Van Gujjars Linked To Tiger Death in Uttarakhand

Dehra Dun : The worst fears of wild life lovers in this small hill state have only turned out to be true. Information given in reply to a question under the Right to Information by the Chief Conservator of Forests, Uttarakhand, as many as 55 tigers and 564 leopards were killed in the state between 2001 and 2013, Four tigers and 91 leopards had also been declared man eaters during this period.

Tiger countryBut what has shocked them is the fact that Rajaji Sanctuary authorities arrested on Friday, two members of the nomadic van gujjars, who live in the forests of the state, for the death of a tiger, that had been found dead in the Gohari range of the sanctuary about a month back. It is alleged that the duo had laced pig meat with poison to kill the tiger in a bid to avenge the killing of their buffaloes by the felines.

The Bareilly situated Indian Veterinary Research Institute (IVRI) had confirmed that the tiger had died as the pig meat that someone had places ad bait had been laced with poison. Incidentally, this was also the first case in which a tiger had been poisoned to death and fears were being apprehended that it could be the handiwork of some local villagers, but not the van gujjars, who are portrayed as protectors of wild life.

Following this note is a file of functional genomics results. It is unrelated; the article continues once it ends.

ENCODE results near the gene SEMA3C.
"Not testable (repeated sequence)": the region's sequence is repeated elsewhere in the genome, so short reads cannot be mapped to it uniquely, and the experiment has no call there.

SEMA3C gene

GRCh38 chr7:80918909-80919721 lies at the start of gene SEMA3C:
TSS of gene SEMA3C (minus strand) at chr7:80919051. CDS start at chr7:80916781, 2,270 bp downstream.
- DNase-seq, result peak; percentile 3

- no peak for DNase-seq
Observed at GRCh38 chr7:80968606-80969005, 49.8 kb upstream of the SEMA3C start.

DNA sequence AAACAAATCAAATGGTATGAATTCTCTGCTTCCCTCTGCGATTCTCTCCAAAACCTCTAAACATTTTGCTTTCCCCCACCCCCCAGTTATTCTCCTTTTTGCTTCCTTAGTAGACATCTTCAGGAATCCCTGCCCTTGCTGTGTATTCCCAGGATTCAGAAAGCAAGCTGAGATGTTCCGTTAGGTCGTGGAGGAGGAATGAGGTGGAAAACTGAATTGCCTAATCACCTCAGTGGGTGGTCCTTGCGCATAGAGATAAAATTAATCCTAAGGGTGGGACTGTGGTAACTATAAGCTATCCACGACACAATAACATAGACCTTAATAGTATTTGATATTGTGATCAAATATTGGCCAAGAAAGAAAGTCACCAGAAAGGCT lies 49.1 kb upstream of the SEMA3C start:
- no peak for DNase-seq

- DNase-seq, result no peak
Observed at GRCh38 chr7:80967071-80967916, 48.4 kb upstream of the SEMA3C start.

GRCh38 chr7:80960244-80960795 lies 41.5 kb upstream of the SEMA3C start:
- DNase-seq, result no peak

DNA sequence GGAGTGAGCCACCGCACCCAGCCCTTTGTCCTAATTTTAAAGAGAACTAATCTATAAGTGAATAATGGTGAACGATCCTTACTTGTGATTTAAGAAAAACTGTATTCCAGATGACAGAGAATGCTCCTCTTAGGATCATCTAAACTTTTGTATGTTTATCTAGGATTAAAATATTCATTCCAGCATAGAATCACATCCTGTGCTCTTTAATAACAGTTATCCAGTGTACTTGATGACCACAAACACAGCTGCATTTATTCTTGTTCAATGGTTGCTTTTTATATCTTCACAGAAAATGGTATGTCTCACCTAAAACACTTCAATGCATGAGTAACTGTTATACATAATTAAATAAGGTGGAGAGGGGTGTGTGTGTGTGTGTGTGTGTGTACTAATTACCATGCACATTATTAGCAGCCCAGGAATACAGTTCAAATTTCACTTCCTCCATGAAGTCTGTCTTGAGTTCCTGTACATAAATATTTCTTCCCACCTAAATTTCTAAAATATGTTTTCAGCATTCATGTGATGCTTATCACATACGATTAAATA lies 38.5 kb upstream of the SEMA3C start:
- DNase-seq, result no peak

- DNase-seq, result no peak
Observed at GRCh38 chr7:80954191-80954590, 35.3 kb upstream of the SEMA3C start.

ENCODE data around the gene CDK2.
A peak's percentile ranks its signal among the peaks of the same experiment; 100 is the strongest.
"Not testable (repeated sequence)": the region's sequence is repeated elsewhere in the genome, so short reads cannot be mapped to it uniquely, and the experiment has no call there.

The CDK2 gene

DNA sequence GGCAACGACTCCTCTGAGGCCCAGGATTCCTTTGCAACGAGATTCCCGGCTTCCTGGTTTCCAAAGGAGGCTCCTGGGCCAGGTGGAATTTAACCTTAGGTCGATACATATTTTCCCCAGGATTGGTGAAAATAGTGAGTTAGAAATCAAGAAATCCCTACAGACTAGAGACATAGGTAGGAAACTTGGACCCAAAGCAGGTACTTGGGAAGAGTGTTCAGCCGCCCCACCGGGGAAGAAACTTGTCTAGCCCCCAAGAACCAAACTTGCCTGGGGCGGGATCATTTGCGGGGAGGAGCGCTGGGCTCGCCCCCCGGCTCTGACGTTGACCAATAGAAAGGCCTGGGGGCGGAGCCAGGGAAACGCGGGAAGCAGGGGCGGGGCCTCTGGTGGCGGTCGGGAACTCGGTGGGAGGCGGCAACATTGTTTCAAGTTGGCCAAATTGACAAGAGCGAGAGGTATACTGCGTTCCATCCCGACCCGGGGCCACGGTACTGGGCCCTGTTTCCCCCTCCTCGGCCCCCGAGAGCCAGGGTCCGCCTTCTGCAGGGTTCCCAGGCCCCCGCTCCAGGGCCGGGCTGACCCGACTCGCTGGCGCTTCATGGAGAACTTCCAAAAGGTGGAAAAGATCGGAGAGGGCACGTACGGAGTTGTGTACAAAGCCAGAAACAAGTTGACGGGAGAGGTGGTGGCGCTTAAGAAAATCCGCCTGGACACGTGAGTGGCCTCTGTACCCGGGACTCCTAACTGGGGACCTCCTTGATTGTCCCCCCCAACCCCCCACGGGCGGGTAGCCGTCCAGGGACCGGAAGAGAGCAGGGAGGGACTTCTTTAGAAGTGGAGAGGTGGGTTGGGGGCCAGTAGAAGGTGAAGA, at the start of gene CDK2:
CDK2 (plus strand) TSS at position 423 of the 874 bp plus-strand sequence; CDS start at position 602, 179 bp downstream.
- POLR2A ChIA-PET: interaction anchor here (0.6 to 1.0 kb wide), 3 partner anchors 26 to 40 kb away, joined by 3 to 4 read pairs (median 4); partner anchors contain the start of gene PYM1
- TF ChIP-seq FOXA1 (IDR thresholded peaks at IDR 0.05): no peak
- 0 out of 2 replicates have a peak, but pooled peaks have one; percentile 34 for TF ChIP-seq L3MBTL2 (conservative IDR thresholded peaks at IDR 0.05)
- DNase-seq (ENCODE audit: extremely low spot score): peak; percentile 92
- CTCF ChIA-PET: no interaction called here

In fact a well known NGO of the city and its chairperson have been raising the issues of the van gujjars for decades now. It has been spearheading their agitation for allowing this nomadic tribe to continue to live in the forests and not remove them outside the Sanctuary and Park areas of the state, by portraying them as one of the biggest preservers of wild life in the state.

The NGO had been hitting hard at the state forest department and its staff and accusing them of coming down heavily on the van gujjars. All allegations and accusations made by the forest department that the nomadic tribal community members were actually helping poachers by guiding them to where the animals were moving in the forests were denied vehemently by the NGO.

A number of times the state forest department staff has come out openly against the van gujjars saying that though some of them had been allotted land outside the forests so that they could move out with their cattle but still the gujjars continued to live in the forests. Each time the cause of the van gujjars was taken up by the NGO.

A journalist with over 40 years of experience, Jagdish Bhatt is Editor Hill Post (Uttarakhand). Jagdish has worked with India's leading English dailies, which include Times of India, Indian Express, Pioneer and several other reputed publications. A highly acclaimed journalist, Jagdish is a recipient of many awards, latest being the 2011 Development Journalism Award. He lives in Dehra Dun.

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